A vet is on the cusp of discovering the cause of Alabama Rot disease, which can lead to the death of nine out of every 10 dogs affected.
Alabama Rot, otherwise known as CRGV (Cutaneous and Renal Glomerular Vasculopathy), is a disease which causes sores to appear on dogs’ skin and then consequently results in kidney failure.
There is currently no known cause or cure for the disease. However, a vet believes she may be on the verge of a breakthrough in the fight against Alabama Rot.
Dr Fiona Macdonald is a vet from Ringwood in Hampshire’s New Forest and founder of Fish Treatment Ltd.
Macdonald, who develops and supplies professional medicines for fish, thinks that she may have discovered a link between Alabama Rot and a bacteria found in fish.
So far, Macdonald has tested 27 dogs suffering from Alabama Rot symptoms with the help of funding from the New Forest Dog Owners’ Group.
However, she needs to test more dogs showing signs of Alabama Rot in order to attain more conclusive results.
Macdonald first decided to investigate the root of the disease when she came across a paper written in 1995 in which an organism called Aeromonas hydrophila was associated with kidney failure in dogs.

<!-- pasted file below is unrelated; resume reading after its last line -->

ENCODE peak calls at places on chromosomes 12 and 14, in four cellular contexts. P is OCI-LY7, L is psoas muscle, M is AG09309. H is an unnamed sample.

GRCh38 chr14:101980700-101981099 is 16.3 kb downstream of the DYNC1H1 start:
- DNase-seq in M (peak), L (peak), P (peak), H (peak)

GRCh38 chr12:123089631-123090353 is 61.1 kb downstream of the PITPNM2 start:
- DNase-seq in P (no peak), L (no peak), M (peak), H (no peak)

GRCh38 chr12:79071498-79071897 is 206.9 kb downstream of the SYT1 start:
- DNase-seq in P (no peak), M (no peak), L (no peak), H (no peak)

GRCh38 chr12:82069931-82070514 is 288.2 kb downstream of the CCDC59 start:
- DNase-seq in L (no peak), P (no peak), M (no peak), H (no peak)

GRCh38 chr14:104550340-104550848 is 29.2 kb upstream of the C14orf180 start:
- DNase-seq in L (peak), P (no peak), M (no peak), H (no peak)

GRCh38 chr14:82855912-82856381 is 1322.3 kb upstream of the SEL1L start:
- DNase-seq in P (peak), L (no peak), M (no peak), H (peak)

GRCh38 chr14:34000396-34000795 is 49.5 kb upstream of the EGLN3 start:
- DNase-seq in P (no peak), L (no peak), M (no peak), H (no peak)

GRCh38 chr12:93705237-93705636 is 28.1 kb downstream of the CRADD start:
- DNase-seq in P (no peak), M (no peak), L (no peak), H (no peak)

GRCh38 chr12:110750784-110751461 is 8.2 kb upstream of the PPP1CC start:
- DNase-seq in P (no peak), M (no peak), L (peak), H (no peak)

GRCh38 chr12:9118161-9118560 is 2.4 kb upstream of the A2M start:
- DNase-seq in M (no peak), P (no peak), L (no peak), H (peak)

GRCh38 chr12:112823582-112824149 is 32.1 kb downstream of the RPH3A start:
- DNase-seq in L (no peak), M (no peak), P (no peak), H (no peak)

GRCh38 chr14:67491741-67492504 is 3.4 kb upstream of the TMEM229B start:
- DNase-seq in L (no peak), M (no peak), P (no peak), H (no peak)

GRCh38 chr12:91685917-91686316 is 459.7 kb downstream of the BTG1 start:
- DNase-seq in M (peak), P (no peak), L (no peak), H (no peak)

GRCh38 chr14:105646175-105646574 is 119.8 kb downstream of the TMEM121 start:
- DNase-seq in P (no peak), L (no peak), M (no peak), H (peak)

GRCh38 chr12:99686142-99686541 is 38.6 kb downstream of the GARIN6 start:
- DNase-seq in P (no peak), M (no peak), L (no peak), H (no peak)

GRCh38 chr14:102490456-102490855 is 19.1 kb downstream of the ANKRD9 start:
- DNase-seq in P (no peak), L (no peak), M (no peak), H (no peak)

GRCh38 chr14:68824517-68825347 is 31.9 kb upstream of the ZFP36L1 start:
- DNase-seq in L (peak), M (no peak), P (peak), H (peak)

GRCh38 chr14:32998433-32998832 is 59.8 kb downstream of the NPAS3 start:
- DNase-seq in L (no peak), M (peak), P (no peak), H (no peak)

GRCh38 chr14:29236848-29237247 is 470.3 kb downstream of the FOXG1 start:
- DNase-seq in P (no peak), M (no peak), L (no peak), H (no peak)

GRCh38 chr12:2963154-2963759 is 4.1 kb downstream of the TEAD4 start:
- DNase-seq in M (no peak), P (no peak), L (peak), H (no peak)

Aeromonas hydrophila is a bacteria that has been known to affect fish, a subject that Macdonald evidently knows a lot about.
Aeromonas hydrophila can be located in fresh and salty water. When it infects animals, it can lead to fatal toxins entering the body.
Macdonald has theorised that dogs venturing into bodies of water while on walks may have been infected by that particular strain of bacteria.
Once infected, dogs will likely then experience kidney failure shortly thereafter.
Alabama Rot was first discovered in the 1980s when a number of greyhounds were struck by the disease.
According to a report published in in November, 98 dogs in the UK had died from the disease since December 2012.